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McMurtrie v. Specialty Minerals

August 13, 2009

WILLIAM MCMURTRIE PLAINTIFF
v.
SPECIALTY MINERALS, INC. DEFENDANT



The opinion of the court was delivered by: Golden, J.

MEMORANDUM OPINION

Before the Court is Defendant Specialty Minerals, Inc.'s Motion to Dismiss Plaintiff William McMurtrie's Amended Complaint, which alleges one count of retaliation under Section 510 of the Employment Retirement Income Security Act of 1974 ("ERISA"), 29 U.S.C. § 1140. (Doc. No. 9). For the reasons that follow, Defendant's Motion is granted and Plaintiff's Amended Complaint will be dismissed.*fn1

FACTUAL BACKGROUND*fn2

On January 29, 2007, a manager for Defendant Specialty Minerals, Inc. informed Plaintiff William McMurtrie that he was being terminated from his employment with Defendant as part of a reduction in force. (Am. Compl. ¶¶ 9-10). Plaintiff had been employed by Defendant as a Senior Technician for over twenty-six years, and he had been out of work on short term disability since October 30, 2006. (Id. ¶¶ 3, 8). As of January 29, 2007, Plaintiff was four weeks away from turning 55 years old, at which time he would have been eligible for early retirement benefits under Defendant's early retirement program. (Id. ¶ 13).

Central to this case is what allegedly occurred next, several weeks after Defendant's January 29, 2007 termination decision. On February 20, 2007, Plaintiff signed a severance agreement, also referred to as the "General Release and Agreement." (Id. ¶¶ 14, 35). Plaintiff claims that he signed the Release Agreement because Defendant had told him that his termination was the product of a reduction in force. (Id. ¶ 14). On February 28, 2007-at least eight days after signing the Release Agreement and approximately one month after Defendant's termination decision-Plaintiff asked a doctor working on behalf of Defendant "about the possibility of going on Long Term Disability in order to save his job." (Id. ¶ 15). Rather than medically examining Plaintiff to determine his eligibility, Defendant's doctor stated that Plaintiff had been out of work on short term disability too long and tried to dispute Plaintiff's claim that he was disabled. (Id. ¶¶ 16-17). Defendant's doctor concluded that Plaintiff was not eligible for long term disability benefits. (Id. ¶ 18). Plaintiff avers that "being on Long Term Disability might have prevented his termination." (Id.). Plaintiff claims that the statements of Defendant's doctor "were intended to prevent the plaintiff from receiving any [long term disability] benefits" and were motivated to force Plaintiff "to quit his job and not stay on as an employee until he reached age 55," at which time he may have been able to obtain early retirement benefits. (Id. ¶¶ 13, 31, 34).*fn3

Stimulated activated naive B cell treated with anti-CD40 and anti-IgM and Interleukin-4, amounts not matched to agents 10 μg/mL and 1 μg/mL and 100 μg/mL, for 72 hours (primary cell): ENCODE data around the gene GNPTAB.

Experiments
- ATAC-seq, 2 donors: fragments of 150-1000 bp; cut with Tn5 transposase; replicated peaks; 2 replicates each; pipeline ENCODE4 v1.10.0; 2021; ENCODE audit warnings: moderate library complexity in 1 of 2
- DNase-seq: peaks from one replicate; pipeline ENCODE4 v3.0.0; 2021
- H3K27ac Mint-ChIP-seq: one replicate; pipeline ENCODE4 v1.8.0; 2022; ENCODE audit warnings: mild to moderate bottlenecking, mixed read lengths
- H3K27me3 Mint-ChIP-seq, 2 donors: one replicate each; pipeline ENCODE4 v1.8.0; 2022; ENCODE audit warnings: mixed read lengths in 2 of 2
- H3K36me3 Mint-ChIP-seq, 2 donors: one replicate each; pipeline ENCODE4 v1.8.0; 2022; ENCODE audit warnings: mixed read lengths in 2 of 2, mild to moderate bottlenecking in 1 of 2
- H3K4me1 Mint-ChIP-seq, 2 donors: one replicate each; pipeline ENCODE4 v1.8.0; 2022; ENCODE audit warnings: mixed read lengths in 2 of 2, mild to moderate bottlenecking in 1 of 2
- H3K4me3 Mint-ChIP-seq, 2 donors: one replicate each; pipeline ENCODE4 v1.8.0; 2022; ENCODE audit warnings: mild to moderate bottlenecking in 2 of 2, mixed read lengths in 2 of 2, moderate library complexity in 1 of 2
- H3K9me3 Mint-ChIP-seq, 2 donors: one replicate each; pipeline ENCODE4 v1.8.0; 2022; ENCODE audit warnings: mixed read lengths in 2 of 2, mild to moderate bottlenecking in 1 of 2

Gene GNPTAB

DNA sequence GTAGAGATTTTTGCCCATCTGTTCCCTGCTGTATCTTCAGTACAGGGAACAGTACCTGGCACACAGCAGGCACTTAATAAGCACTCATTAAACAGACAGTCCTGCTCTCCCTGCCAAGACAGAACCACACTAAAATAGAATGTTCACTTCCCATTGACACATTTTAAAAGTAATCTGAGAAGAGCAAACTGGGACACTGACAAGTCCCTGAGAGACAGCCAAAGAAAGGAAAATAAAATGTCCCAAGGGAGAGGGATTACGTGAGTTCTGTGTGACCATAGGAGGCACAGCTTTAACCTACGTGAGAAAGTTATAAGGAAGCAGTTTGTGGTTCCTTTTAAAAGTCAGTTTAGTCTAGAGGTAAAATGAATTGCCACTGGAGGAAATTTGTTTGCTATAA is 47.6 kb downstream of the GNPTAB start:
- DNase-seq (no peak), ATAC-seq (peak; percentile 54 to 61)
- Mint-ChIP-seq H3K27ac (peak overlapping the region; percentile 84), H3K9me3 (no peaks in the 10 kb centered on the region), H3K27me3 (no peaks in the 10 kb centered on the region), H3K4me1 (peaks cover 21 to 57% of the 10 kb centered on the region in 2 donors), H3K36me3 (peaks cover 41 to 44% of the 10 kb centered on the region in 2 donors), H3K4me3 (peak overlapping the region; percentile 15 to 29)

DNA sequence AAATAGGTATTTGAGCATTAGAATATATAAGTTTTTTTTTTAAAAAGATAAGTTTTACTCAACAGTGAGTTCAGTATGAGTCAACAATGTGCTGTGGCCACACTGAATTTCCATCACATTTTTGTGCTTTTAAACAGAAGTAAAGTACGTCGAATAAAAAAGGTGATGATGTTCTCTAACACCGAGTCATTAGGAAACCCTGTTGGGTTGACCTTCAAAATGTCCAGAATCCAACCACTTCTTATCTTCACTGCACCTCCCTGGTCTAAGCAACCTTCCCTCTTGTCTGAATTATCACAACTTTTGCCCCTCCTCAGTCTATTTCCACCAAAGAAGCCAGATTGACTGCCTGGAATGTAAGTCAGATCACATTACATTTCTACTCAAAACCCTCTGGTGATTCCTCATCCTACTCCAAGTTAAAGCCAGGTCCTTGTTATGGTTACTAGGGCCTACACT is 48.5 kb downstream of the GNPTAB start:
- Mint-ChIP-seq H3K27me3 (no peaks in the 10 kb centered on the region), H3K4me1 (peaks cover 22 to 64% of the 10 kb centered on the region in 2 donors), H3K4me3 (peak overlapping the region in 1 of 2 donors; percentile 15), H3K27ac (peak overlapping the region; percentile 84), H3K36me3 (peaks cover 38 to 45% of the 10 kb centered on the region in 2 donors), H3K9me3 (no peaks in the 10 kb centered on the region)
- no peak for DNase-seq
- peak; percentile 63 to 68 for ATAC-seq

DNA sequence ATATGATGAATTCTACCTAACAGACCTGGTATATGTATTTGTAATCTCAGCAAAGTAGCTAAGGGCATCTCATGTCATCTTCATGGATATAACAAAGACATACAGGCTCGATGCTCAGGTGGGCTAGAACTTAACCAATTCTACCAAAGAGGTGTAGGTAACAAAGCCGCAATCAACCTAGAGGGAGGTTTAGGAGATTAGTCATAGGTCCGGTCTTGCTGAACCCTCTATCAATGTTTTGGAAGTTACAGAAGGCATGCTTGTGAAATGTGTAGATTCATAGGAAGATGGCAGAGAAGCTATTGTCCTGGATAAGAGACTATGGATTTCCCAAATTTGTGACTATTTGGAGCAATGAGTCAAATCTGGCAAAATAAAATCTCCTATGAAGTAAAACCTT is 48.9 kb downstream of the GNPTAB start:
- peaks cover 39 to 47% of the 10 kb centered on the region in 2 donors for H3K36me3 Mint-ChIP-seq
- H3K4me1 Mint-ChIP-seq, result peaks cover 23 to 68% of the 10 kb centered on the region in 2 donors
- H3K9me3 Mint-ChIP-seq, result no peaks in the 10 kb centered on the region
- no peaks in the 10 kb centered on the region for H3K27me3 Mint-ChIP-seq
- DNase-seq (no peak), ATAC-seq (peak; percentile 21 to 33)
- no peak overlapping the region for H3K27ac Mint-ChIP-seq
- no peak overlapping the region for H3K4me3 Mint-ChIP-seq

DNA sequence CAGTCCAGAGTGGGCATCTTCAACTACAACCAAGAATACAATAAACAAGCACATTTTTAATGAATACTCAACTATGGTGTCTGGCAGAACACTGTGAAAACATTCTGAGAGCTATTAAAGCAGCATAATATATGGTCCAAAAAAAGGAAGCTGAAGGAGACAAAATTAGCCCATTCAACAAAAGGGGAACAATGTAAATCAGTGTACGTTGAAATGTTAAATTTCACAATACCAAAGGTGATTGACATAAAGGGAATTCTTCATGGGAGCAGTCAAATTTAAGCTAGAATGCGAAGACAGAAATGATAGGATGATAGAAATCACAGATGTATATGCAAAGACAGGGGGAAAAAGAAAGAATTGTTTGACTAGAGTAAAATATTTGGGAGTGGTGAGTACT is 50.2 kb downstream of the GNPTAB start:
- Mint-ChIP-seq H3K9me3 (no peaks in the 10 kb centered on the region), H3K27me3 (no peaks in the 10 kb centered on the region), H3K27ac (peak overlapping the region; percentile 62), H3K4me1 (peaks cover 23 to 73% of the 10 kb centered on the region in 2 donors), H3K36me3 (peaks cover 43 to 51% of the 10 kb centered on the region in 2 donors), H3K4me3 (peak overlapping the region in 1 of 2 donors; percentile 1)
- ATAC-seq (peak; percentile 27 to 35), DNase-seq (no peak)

STANDARD

"To survive a motion to dismiss [under Rule 12(b)(6)], a complaint must contain sufficient factual matter, accepted as true, to state a claim to relief that is plausible on its face. A claim has facial plausibility when the plaintiff pleads factual content that allows the court to draw the reasonable inference that the defendant is liable for the misconduct alleged." Ashcroft v. Iqbal, 129 S.Ct. 1937, 1949, 1953 (2009) (internal quotations and citations omitted) (holding that the pleading standard articulated in Bell Atlantic Corp. v. Twombly, 550 U.S. 544 (2007), applies to "all civil actions" and noting that "[t]hreadbare recitals of the elements of a cause of action, supported by mere conclusory statements, do not suffice"). The court must accept all factual allegations as true and draw all reasonable inferences in the plaintiff's favor. Trump Hotels & Casino Resorts, Inc. v. Mirage Resorts, Inc . , 140 F.3d 478, 483 (3d Cir. 1998). A court shall not inquire into "whether the plaintiffs will ultimately prevail, only whether they are entitled to offer evidence to support their claims." Nami v. Fauver, 82 F.3d 63, 65 (3d Cir. 1996). Thus, "a complaint will not be dismissed for failure to state a claim unless it appears beyond doubt that the plaintiff can prove no set of facts in support of his claim which would entitle him to relief." Johnsrud v. Carter, 620 F.2d 29, 33 (3d Cir. 1980).